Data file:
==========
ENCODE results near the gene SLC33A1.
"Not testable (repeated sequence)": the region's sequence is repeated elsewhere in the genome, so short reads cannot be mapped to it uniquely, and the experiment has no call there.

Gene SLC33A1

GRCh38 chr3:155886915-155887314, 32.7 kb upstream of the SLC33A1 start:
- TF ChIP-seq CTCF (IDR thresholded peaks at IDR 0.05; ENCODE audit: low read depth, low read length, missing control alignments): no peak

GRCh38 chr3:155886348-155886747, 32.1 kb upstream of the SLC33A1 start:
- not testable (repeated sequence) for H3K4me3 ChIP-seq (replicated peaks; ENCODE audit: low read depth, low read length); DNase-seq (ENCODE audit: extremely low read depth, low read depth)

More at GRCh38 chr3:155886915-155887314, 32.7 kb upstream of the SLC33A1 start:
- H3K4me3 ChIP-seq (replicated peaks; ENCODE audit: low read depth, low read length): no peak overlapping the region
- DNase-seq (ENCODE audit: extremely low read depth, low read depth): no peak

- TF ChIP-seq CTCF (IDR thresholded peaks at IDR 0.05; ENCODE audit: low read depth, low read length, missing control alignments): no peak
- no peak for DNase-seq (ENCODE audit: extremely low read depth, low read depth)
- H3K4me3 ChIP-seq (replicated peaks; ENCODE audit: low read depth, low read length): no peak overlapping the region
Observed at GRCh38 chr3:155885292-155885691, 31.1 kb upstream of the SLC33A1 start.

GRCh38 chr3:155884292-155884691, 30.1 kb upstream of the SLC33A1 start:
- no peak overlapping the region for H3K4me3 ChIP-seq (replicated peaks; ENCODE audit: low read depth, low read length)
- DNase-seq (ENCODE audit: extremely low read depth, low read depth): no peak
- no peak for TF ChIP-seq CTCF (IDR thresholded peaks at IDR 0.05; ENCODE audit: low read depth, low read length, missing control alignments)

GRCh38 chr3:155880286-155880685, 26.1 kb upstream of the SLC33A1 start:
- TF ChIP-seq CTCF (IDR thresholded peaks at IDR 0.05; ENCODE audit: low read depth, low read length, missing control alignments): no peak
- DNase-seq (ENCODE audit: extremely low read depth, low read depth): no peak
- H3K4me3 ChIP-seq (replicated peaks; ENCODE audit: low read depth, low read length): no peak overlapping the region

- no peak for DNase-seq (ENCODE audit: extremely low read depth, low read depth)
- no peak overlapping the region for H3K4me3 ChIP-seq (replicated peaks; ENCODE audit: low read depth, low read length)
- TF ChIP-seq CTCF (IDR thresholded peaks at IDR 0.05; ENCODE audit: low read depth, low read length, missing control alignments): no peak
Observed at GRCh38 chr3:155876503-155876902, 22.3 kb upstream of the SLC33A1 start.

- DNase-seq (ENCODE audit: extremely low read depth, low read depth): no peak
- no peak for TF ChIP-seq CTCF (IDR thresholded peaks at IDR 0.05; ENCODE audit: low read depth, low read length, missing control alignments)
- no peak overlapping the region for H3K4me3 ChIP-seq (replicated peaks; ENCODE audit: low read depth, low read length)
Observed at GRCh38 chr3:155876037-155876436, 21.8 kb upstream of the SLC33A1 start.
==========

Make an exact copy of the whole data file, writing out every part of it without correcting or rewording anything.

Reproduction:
ENCODE results near the gene SLC33A1.
"Not testable (repeated sequence)": the region's sequence is repeated elsewhere in the genome, so short reads cannot be mapped to it uniquely, and the experiment has no call there.

Gene SLC33A1

GRCh38 chr3:155886915-155887314, 32.7 kb upstream of the SLC33A1 start:
- TF ChIP-seq CTCF (IDR thresholded peaks at IDR 0.05; ENCODE audit: low read depth, low read length, missing control alignments): no peak

GRCh38 chr3:155886348-155886747, 32.1 kb upstream of the SLC33A1 start:
- not testable (repeated sequence) for H3K4me3 ChIP-seq (replicated peaks; ENCODE audit: low read depth, low read length); DNase-seq (ENCODE audit: extremely low read depth, low read depth)

More at GRCh38 chr3:155886915-155887314, 32.7 kb upstream of the SLC33A1 start:
- H3K4me3 ChIP-seq (replicated peaks; ENCODE audit: low read depth, low read length): no peak overlapping the region
- DNase-seq (ENCODE audit: extremely low read depth, low read depth): no peak

- TF ChIP-seq CTCF (IDR thresholded peaks at IDR 0.05; ENCODE audit: low read depth, low read length, missing control alignments): no peak
- no peak for DNase-seq (ENCODE audit: extremely low read depth, low read depth)
- H3K4me3 ChIP-seq (replicated peaks; ENCODE audit: low read depth, low read length): no peak overlapping the region
Observed at GRCh38 chr3:155885292-155885691, 31.1 kb upstream of the SLC33A1 start.

GRCh38 chr3:155884292-155884691, 30.1 kb upstream of the SLC33A1 start:
- no peak overlapping the region for H3K4me3 ChIP-seq (replicated peaks; ENCODE audit: low read depth, low read length)
- DNase-seq (ENCODE audit: extremely low read depth, low read depth): no peak
- no peak for TF ChIP-seq CTCF (IDR thresholded peaks at IDR 0.05; ENCODE audit: low read depth, low read length, missing control alignments)

GRCh38 chr3:155880286-155880685, 26.1 kb upstream of the SLC33A1 start:
- TF ChIP-seq CTCF (IDR thresholded peaks at IDR 0.05; ENCODE audit: low read depth, low read length, missing control alignments): no peak
- DNase-seq (ENCODE audit: extremely low read depth, low read depth): no peak
- H3K4me3 ChIP-seq (replicated peaks; ENCODE audit: low read depth, low read length): no peak overlapping the region

- no peak for DNase-seq (ENCODE audit: extremely low read depth, low read depth)
- no peak overlapping the region for H3K4me3 ChIP-seq (replicated peaks; ENCODE audit: low read depth, low read length)
- TF ChIP-seq CTCF (IDR thresholded peaks at IDR 0.05; ENCODE audit: low read depth, low read length, missing control alignments): no peak
Observed at GRCh38 chr3:155876503-155876902, 22.3 kb upstream of the SLC33A1 start.

- DNase-seq (ENCODE audit: extremely low read depth, low read depth): no peak
- no peak for TF ChIP-seq CTCF (IDR thresholded peaks at IDR 0.05; ENCODE audit: low read depth, low read length, missing control alignments)
- no peak overlapping the region for H3K4me3 ChIP-seq (replicated peaks; ENCODE audit: low read depth, low read length)
Observed at GRCh38 chr3:155876037-155876436, 21.8 kb upstream of the SLC33A1 start.